However, there is a limitation to this approach based upon the maximum power handling capability of the directional coupler/voltage detector circuit.
3. Directional Power Meter Directivity
A directional coupler is a key component of every in-line, directional power meter for sampling the transmission line voltage while distinguishing between the forward and reflected traveling wave.
The directivity parameter for the couplers is a measure of how well the coupler is capable of distinguishing between the energy traveling toward the load, and the energy that is being reflected due to mismatch of the characteristic impedance of the transmission system with the impedance of the load.
Directivity is optimized by balancing the contributions from the electric and magnetic field components.
Knowing the directivity specification of your measurement device can assist in setting measurement expectations. Look for test and monitoring equipment with the highest level of directivity available to optimize accuracy.
4. Signal Type
In-Line RF power meters can be affected by the signals that they measure depending upon the power meter type and the modulation characteristics of the signals being measured.
Conventional in-line instruments used since the 1950’s use point contact diode detectors, configured as peak detectors. These are often connected to analog meters calibrated to read average power and result in greater inaccuracy as the crest value of the signal is increased.
Later generation diode type power meters use detectors operated in the diode square law region and will provide detected voltages proportional to true power, as long as the signal applied to the detector is within the diode square law region.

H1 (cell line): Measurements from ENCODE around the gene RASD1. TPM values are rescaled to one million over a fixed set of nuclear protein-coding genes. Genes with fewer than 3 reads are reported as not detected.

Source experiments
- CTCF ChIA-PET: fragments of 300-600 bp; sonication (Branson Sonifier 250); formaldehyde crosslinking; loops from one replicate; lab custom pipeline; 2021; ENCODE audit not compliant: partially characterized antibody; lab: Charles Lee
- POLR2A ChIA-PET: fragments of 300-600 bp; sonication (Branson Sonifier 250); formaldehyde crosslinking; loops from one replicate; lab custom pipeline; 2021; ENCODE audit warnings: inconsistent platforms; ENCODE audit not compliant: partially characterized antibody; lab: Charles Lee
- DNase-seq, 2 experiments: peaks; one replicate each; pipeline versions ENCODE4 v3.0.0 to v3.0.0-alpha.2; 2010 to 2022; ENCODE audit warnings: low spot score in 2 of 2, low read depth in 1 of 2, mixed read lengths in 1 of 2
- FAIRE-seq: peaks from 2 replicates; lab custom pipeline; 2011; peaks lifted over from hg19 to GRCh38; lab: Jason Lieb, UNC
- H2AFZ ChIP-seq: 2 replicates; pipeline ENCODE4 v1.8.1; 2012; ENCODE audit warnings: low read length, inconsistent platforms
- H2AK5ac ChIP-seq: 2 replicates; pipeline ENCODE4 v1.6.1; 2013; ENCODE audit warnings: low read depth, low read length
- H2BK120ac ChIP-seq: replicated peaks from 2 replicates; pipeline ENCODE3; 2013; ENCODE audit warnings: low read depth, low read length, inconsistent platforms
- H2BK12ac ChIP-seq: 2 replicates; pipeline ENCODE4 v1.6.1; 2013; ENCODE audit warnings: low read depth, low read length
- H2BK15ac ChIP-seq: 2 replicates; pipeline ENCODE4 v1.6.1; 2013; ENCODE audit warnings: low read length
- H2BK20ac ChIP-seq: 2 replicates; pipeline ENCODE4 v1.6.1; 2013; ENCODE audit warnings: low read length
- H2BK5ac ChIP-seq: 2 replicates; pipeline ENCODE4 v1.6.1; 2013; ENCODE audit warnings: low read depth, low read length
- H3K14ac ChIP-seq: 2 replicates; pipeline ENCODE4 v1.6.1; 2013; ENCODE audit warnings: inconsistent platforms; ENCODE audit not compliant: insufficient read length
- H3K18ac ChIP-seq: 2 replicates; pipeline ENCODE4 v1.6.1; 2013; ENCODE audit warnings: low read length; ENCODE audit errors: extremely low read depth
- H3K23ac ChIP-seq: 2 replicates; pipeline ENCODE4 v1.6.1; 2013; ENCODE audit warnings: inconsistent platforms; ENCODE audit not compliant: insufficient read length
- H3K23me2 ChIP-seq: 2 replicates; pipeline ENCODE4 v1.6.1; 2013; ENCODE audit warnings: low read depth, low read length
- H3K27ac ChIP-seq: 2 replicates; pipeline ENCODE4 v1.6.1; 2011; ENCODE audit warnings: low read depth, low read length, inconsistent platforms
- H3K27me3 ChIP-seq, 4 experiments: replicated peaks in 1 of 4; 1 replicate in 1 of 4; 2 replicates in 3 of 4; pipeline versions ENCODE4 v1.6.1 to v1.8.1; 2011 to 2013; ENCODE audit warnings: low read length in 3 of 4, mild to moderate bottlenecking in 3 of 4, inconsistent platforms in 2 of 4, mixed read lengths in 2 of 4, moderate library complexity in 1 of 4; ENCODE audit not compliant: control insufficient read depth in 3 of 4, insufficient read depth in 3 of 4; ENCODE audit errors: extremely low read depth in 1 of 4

5. In-Line RF Power Meter Location
The location of the directional power meter within the transmission system may have a significant effect upon the ability of the instrument to resolve antenna VSWR.
The prime consideration related to the location of the power meter is that the losses associated with the transmission line, as well as the insertion loss values of any other system components will have the effect of isolating (masking) the power meter from the measurement point.
The power meter will be further isolated if the path between the power meter and the antenna includes components such as switches, adapters, or other items because of the insertion losses of these components.
VSWR measurements using an inline power meter are important components in the operation of RF and microwave transmission systems of all types. Errors due to directivity can be significant and may influence the decisions made based upon the test results.
Following these guidelines will help to insure that the highest quality measurements are obtained.
To get detailed information of our examples, calculations, results and implications, download our whitepaper “VSWR Measurements Using In-Line Power Meters”.